Having said that, doing so is going to require liquid cooling If you want to push Blackwell to its full potential.

The good news is many of the bit barns we've seen announce support for Nvidia's DGX H100 systems, including Equinix and Digital Realty, are already using a form of liquid cooling — usually using rear door heat exchangers — but DTC is becoming more common.

Some of these rear door configurations claim to support 100 or more kilowatts of heat rejection, so theoretically you could strap one of these to the NVL72 and dump that heat into the hot aisle. Whether or not your facility air handlers can cope with that is another matter entirely.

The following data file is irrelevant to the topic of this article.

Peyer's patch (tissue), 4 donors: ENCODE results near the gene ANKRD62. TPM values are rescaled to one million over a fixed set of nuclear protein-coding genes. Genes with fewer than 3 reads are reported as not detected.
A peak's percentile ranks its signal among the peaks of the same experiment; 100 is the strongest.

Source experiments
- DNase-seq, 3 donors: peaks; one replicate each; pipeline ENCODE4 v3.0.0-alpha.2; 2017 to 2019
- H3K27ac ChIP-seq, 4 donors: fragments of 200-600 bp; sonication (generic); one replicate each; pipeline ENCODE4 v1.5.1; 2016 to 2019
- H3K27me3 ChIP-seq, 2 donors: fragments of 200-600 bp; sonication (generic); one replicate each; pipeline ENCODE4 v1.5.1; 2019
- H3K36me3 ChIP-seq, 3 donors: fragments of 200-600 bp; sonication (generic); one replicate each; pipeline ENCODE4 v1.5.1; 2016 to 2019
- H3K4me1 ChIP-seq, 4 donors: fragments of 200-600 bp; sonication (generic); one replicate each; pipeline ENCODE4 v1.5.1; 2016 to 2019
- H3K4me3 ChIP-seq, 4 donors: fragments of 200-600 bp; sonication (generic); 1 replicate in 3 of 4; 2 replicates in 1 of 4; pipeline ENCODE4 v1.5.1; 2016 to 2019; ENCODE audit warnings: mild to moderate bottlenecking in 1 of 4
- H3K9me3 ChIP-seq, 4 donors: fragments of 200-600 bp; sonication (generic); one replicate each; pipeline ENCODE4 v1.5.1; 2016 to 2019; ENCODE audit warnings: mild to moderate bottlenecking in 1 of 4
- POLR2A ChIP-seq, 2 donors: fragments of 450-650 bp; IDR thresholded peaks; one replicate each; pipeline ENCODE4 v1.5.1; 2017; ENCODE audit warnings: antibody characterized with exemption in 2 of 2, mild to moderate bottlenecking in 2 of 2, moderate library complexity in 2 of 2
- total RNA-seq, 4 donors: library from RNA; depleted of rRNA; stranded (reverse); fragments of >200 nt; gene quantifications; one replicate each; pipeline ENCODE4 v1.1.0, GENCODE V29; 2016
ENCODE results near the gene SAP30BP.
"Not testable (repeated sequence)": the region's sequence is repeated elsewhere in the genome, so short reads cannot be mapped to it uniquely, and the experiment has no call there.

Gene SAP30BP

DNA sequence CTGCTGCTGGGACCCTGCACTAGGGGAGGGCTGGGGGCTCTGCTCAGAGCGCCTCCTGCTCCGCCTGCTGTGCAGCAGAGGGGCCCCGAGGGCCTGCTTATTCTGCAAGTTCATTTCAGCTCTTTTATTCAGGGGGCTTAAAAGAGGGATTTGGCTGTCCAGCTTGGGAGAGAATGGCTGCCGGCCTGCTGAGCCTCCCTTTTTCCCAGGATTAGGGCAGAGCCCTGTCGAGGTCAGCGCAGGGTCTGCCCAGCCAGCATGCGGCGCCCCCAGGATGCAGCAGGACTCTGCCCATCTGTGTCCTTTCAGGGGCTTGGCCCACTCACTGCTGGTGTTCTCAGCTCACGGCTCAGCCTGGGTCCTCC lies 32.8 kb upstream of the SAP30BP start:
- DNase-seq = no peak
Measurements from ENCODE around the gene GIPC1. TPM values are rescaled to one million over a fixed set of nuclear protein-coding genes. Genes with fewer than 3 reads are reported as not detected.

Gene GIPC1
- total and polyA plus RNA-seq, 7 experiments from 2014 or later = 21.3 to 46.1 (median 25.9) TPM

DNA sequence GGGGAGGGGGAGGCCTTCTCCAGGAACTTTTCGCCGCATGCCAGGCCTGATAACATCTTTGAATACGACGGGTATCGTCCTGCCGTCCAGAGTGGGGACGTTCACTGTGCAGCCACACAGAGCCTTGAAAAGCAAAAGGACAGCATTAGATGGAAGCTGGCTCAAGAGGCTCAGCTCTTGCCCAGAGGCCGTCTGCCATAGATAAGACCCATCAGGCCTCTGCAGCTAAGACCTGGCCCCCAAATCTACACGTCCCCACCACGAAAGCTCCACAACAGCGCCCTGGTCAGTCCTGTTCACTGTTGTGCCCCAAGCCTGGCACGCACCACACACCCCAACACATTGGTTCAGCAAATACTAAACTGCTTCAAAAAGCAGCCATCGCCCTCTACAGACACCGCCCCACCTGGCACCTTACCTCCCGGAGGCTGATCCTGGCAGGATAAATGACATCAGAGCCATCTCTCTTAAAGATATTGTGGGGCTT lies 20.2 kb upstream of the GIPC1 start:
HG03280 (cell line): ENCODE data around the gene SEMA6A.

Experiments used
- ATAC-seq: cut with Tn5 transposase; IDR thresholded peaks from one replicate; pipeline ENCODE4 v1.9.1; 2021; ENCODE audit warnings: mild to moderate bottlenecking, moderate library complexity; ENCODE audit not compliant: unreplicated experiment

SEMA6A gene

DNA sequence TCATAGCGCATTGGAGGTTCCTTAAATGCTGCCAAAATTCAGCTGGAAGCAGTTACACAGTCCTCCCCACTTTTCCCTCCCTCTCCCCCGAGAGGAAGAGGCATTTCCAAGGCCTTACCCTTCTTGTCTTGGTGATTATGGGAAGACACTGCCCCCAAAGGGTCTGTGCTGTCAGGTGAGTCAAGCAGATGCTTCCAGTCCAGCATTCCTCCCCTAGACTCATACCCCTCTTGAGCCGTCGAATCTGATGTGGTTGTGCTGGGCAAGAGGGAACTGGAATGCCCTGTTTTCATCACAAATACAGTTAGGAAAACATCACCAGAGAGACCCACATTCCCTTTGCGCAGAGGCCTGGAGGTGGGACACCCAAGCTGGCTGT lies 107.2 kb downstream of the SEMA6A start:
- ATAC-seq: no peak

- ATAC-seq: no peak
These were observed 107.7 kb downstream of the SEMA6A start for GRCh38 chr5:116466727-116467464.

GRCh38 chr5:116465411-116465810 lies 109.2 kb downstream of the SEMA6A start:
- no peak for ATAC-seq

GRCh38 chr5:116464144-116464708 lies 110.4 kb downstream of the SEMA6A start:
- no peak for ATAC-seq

As such, we suspect that liquid-to-liquid CDUs are going to be the preferred means of cooling racks this dense.

It's not just about FLOPS

In Jensen Huang's keynote, he made more bold claims regarding Blackwell's inference performance, saying it is 30x faster than the Hopper generation when inferencing a 1.8 trillion parameter mixture-of-experts model.

Nvidia says its NVL72 is up to 30x more performant in inference workloads next to a comparable H100 setup

Nvidia says its NVL72 is up to 30x more performant in inference workloads next to a comparable H100 setup - Click to enlarge

Looking at the fine print, we see there are a number of factors that play into these gains. In terms of raw FLOPS, the drop to FP4 nets Nvidia's best specced Blackwell parts a 5x performance boost over the H100 running at FP8.

Blackwell also boasts 1.4x more HBM that happens to offer 1.38x more memory bandwidth, clocking in at 8TB/s per GPU compared to the H100's 3.35TB/s.

However, the additional FLOPS and memory bandwidth on their own aren't enough to explain a 30x boost in inference performance. Here the footnotes offer some clues.